Debt, Updated and Expanded: The First 5,000 Years

Graeber, David
2014

So much tea packed into one book.

The TL;DR on the "third-world debt crisis" you hear from time to time (but whose origins never get explained): the OPEC had a glut of money lying around from the oil crisis in the 70's, and deposited it in Western banks. Western banks now had a glut of money they wanted to get interest on, so they teamed up with the IMF / World Bank and started offering "development loans" to "developing" countries, agreed upon by the ruling elites of those countries. That borrowed money didn't exactly trickle down to the ordinary people in those countries, but it was still ultimately the ordinary people who had to repay the principal + interest on those loans via taxes (surprise, surprise). The net effect being that the outflow of money from the poorer countries to the rich was actually larger than the inflow, i.e. the poorer countries of the world were technically, all told, sending financial aid to the richer countries(’ financial elites).

The origin myth of money (i.e. that tale they told you about primitives wanting to barter but not having things of equal value to exchange on hand) was pretty much a fabrication by Adam Smith et al. They were trying to justify instituting economics as its own field of study, supposedly prior to and hence independent from politics or ethics.

In fact, Smith's famous "invisible hand", as well as the anecdote about the pin factory, both appear to have been lifted uh, inspired by earlier sources in Islamic philosophy that reached European audiences during the Enlightenment. (In addition to other such derivative works by Descartes, Hume, and Kant.)

Credit as a concept existed before money ever did, often as a way of arranging social relations within a community.

There used to be regular "debt-forgiveness decrees" e.g. in Egypt, where during a debt crisis, everyone's debts, then recorded on tablets, would get erased, and the tablets broken. Everyone would get to start over, literally on a clean slate. The Rosetta Stone—so famous for its key role in the translation of texts—is actually a record of such a decree by Ptolemy V.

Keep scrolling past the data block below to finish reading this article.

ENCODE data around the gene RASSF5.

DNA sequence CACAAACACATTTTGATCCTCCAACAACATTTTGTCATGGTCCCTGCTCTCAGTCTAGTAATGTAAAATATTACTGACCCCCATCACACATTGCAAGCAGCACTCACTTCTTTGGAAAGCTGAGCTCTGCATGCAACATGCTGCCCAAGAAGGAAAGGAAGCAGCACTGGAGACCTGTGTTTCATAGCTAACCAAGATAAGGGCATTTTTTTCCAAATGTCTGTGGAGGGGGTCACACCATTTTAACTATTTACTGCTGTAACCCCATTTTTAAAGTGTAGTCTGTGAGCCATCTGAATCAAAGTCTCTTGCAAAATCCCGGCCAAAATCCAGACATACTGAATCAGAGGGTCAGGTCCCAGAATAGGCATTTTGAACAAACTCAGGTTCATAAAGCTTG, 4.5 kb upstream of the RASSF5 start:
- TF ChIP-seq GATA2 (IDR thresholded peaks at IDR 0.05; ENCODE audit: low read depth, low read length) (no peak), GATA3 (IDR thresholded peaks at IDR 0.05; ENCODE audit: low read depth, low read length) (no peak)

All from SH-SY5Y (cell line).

Money (specifically, coinage) only became important in conjunction with warfare, whereas credit was more widely used amongst civilians in peacetime. Which makes sense—if I know where you live, you know where I live, neither of us is going anywhere any time soon, and we're not at war with each other, why bother being so pedantic (not to mention un-neighbourly) about up-front payments? Coinage, on the other hand, is important if there's some marauding army passing through, you don't trust the other party one bit, and would rather sooner have nothing more to do with the other. Graeber dubs this the military-slavery-coinage complex.

This complex started in what he dubs the Axial Age—the same age in which Pythagoras, the Buddha, and Confucius were contemporaries (circa 500 BC), and the major world philosophies/religions arose, in response to this great rending of social relations due to incessant warfare.

Interest—usury—was banned / considered immoral under most / all of these philosophies.

The Muslim traders were actually the first ones famous for setting up trading outposts all out across the Indian Ocean, and had somehow all managed to agree to keep their wars to dry land, reserving the seas for peaceful commerce.1. Which explains my own long-standing question about the origins of Islamic cultures in South-east Asian communities. They don't teach you much about this in Singapore, despite having what they like to call a world-class education system.

The colonization of the Americas, specifically the enslavement of Native Americans in the American gold and silver mines, wouldn't have been so profitable were it not for the then insatiable appetite of the dynamic Chinese market for bullion, and the demand for "eastern luxuries" in (the rich parts of) Europe. (In fact, prices for silver collapsed in Europe around that time from over-supply.) Eventually, though, they got tired of having to export so much bullion that they started the Opium War to try and settle that balance of payments.

Your 401K (or equivalent retirement account invested in US government bonds)? That's basically you financing US government debt, above and on top of what you already pay in taxes. And so where does the money come from to finance the interest on those government loans? ;)